Why Elvis? By Paul Simpson

By: Paul Simpson
Source: Elvis Australia
August 16, 2007

Sometimes, the simplest questions are the hardest to answer. Laura Viddy, interviewing me for a forthcoming ABC TV special on the King, asked one two word question which floored me: 'Why Elvis?'

I'd grown up listening to his music, bought my first Elvis album when I was nine ('That's The Way It Is', my best ever birthday present) and written a book and sundry articles about him but the question still threw me.

It's a question much of the media will, on the 30th anniversary of his death, answer by decrying his significance, peddling the usual sub-Goldman clich�s about fried banana sandwiches, pill popping and obesity. Goldman's biography may have been overblown, inaccurate, tendentious pseudo-racist crap, but it was original. It's just a pity his understanding of popular music was so dire that him writing about Elvis or Lennon was like someone who didn't understand E=MC2 writing a biography of Albert Einstein. But Goldman's clich�s - rather than Peter Guralnick's measured judgements - still define Elvis for too many journalists who can't be bothered to do their own research or even listen to a song.

If Presley was as talentless and as dumb as Goldman suggests, surely he should have vanished into obscurity by now. Yet of the seminal icons to emerge in the 1950s - James Dean, Marilyn and Elvis - it is Presley who continues to move people in a way that many of the artists revered by the cognoscenti - dear old Bob Dylan for example - no longer can. The fact that much of the media will wear a collective sneer as they contemplate Elvis is testament to his greatness. Which is what makes Laura Viddy's question still so relevant.

So, why Elvis? After 24 hours, I came up with ten reasons.

You may have many more. Feel free to -  if you do.

1 The name.

Once heard, 'Elvis Presley', with its own rhyming music, is never forgotten. In the 1950s, it sounded like something from a sci-fi movie or a stage name dreamt up by a canny impresario, but it was real. And the first name was unique in popular culture. There was - and still is - only one Elvis (sorry Elvis Costello).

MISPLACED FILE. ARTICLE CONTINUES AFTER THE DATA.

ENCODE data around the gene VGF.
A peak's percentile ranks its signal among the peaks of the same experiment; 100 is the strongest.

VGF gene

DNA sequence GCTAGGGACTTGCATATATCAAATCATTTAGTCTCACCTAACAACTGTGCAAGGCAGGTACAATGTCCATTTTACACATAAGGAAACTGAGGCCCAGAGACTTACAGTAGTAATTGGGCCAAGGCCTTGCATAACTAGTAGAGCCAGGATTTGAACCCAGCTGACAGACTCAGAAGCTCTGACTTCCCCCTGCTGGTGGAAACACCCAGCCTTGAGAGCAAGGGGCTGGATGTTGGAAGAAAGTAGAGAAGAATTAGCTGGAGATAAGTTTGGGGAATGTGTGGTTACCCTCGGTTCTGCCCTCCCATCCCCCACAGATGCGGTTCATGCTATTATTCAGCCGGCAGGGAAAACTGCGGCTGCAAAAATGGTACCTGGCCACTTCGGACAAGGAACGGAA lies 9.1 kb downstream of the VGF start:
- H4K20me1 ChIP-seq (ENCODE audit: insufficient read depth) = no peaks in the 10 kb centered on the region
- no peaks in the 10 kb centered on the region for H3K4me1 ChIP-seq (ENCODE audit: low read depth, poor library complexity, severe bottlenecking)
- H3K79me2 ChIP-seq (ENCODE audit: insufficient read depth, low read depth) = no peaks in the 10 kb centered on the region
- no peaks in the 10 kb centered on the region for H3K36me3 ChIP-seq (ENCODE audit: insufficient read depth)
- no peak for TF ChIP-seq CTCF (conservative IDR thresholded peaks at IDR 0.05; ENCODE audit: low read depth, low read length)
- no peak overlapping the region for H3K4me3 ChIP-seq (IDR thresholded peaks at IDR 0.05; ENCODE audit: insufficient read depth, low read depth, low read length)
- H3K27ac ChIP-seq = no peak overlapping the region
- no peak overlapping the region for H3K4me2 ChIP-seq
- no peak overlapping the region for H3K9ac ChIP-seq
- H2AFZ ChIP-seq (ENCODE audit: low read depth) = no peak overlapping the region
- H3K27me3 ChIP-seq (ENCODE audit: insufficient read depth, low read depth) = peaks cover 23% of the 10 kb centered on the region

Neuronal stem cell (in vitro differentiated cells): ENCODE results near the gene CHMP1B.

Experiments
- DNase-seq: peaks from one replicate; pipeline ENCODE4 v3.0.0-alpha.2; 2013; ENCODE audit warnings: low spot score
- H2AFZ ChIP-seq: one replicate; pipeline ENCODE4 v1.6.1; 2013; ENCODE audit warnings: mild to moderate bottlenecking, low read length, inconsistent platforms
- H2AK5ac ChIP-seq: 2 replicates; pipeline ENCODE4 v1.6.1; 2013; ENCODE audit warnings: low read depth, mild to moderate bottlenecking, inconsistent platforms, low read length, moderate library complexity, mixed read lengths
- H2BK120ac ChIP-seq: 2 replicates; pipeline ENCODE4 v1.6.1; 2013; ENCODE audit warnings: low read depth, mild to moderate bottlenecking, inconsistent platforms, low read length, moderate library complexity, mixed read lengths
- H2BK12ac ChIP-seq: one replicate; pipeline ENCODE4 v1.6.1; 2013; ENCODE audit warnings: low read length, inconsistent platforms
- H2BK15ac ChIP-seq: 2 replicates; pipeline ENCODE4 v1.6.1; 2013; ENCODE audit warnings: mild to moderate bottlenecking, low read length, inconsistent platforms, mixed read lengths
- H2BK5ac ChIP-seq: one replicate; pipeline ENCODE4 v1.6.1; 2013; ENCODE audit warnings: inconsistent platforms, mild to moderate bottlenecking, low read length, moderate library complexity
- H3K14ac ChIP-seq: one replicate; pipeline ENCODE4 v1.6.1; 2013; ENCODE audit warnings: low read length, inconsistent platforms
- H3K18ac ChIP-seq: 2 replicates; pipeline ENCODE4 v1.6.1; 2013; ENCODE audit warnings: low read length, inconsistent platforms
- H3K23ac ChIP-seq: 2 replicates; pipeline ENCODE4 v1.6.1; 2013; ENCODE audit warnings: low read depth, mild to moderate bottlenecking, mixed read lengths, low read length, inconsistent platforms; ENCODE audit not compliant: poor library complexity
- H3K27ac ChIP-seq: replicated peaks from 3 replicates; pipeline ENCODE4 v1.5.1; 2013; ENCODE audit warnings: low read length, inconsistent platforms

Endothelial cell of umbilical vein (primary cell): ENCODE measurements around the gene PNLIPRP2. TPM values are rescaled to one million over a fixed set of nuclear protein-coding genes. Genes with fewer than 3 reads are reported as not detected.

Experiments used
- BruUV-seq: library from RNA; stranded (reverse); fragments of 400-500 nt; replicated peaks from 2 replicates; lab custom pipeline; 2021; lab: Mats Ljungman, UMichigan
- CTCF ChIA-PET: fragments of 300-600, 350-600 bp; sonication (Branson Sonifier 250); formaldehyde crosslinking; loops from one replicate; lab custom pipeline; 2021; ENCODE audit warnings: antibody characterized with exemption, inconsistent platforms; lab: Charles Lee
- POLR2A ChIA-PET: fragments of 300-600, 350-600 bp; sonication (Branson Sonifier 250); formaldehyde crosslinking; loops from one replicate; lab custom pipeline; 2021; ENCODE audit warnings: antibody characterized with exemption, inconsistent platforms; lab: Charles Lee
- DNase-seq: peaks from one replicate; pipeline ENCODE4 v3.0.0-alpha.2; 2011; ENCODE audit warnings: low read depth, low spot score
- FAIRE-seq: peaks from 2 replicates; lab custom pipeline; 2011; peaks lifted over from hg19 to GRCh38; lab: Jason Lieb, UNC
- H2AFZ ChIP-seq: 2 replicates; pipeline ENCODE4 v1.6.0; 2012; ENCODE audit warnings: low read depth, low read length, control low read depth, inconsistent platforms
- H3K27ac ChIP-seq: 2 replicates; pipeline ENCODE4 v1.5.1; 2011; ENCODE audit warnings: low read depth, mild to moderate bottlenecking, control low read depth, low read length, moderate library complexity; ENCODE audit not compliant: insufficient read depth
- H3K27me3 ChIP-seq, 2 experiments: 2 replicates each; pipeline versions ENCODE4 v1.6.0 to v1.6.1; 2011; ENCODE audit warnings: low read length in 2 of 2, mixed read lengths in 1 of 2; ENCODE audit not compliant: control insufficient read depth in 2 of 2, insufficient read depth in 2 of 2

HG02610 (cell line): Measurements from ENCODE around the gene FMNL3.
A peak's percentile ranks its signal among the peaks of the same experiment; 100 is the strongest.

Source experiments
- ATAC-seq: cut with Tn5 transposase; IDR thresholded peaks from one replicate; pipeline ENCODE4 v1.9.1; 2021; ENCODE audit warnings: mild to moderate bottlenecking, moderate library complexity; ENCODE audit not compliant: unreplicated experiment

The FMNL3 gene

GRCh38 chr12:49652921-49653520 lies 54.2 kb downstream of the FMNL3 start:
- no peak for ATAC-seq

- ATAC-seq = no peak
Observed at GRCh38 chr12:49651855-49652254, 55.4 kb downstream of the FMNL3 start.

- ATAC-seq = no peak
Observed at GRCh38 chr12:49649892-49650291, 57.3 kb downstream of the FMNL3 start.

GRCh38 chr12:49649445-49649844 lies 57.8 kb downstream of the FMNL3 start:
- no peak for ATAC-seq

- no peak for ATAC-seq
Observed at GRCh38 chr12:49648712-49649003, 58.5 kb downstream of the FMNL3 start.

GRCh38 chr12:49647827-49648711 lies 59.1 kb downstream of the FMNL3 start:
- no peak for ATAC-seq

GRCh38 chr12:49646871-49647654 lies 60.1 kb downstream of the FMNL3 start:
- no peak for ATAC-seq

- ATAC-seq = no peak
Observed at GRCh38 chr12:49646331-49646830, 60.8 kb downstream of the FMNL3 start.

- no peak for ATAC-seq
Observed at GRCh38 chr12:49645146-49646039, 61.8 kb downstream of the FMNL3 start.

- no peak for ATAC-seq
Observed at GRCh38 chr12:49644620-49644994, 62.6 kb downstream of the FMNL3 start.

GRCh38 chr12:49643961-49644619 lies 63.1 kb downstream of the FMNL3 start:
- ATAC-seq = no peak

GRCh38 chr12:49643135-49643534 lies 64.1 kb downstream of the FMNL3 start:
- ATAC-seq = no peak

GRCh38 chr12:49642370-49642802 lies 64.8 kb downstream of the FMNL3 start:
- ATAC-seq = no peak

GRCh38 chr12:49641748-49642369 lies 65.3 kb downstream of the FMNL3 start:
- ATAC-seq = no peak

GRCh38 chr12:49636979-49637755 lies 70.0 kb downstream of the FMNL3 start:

2 The voice.

Often imitated, yet utterly distinctive.

Perfect for radio, where artists were made and broken in the 1950s and 1960s, technically superb, with a range of at least three octaves and a versatility - he won Grammys for his gospel performances, broke hearts with his ballads and changed the world with his rock and roll - that Sinatra simply couldn't match.

3 The look. He was the most beautiful male star of his era.

His good looks overwhelmed even other famous people (like George Harrison and Jerry Reed). And he was the first male singing star to intuitively understand why the look was so important. He was his own art director, using make-up, shocking combinations of clothes, a curled lip and a variety of hairstyles to make his mark. Unlike many of his successors, he had a succession of iconic looks: from the first pink and black outfits, via the GI uniform, to the black leather suit and the early simple, yet regal, jumpsuits. He was also an early, unlikely feminist icon - a liberator who allowed women to express their sexuality in a rigid decade.

4 Timing.

He wasn't just a singer. In the mid-1950s, he was part of the zeitgeist. His music and image pointed the way towards the social integration made possible by court decisions to end segregation. He was a hurricane's worth of fresh air after a decade of ration and recovery, a symbol for teenagers, who had as much disposable income in 1955 as their families had had in the 1940s, to adopt as their own, and an artist so shockingly original they could scare their elders and betters with him. He arrived at a time when most of the world was still grateful to America for World War II and eager to worship the latest American idol.